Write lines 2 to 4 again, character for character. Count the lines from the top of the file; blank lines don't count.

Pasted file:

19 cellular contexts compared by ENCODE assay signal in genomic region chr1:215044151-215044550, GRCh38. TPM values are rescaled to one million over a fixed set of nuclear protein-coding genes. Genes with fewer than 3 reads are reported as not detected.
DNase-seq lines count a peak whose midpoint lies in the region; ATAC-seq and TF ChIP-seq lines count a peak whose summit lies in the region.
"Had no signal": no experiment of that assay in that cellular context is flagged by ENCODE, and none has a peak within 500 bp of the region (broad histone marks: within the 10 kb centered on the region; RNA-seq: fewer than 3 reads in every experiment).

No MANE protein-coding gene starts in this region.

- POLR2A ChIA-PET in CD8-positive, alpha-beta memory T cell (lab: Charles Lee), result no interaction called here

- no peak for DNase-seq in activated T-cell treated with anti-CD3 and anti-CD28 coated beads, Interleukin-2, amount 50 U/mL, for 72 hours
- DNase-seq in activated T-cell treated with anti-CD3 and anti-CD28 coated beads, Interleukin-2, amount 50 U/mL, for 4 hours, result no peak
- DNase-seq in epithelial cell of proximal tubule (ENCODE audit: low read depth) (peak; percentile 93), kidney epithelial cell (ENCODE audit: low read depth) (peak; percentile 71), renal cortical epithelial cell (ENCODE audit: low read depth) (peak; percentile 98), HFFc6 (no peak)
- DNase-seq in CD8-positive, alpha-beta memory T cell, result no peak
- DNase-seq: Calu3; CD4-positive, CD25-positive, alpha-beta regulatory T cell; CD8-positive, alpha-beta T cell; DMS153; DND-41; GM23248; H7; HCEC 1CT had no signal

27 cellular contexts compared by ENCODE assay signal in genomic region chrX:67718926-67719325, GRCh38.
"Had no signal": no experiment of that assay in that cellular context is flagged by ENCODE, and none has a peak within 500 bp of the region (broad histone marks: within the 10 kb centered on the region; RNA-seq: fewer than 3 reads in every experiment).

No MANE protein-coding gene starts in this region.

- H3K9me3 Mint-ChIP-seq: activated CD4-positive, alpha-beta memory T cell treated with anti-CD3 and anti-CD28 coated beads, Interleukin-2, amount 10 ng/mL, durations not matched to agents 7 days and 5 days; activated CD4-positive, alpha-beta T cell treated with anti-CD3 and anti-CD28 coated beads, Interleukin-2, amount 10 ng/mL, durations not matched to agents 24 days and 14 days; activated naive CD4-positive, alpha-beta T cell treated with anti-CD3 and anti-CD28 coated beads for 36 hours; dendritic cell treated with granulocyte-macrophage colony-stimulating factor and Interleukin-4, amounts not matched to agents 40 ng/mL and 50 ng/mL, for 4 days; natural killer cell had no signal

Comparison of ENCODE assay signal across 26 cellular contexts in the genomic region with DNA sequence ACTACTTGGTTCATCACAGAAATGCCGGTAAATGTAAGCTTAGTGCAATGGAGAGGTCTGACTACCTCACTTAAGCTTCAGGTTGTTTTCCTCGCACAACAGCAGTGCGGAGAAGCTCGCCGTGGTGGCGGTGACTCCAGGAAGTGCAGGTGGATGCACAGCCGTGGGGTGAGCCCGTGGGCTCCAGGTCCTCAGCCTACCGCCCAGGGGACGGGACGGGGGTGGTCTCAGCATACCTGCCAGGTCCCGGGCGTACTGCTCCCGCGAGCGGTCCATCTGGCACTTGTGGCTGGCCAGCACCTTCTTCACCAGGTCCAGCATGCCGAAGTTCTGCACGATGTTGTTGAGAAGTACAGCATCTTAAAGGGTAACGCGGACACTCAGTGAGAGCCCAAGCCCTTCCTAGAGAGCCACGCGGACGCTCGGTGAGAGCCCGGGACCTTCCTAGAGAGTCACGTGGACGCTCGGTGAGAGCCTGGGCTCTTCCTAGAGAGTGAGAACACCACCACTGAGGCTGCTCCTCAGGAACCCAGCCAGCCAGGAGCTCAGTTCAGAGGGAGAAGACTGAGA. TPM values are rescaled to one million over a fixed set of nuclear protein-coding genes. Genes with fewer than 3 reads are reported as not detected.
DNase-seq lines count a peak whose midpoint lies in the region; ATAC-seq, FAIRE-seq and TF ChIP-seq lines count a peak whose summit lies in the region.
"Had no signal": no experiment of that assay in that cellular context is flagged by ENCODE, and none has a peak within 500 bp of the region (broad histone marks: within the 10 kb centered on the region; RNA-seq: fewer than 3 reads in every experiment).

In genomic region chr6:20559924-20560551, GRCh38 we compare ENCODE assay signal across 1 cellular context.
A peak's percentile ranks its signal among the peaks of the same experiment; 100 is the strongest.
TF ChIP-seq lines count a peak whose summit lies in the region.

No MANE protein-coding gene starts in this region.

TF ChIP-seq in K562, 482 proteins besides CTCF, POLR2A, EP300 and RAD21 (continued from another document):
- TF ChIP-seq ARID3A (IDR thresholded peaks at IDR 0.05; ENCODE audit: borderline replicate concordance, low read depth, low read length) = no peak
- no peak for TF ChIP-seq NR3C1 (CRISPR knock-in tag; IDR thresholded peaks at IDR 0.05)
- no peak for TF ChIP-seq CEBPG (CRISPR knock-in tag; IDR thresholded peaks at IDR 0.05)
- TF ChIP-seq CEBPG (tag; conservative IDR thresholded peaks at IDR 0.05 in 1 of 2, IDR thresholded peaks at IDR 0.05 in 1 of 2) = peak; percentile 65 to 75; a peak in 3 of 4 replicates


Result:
DNase-seq lines count a peak whose midpoint lies in the region; ATAC-seq and TF ChIP-seq lines count a peak whose summit lies in the region.
"Had no signal": no experiment of that assay in that cellular context is flagged by ENCODE, and none has a peak within 500 bp of the region (broad histone marks: within the 10 kb centered on the region; RNA-seq: fewer than 3 reads in every experiment).

No MANE protein-coding gene starts in this region.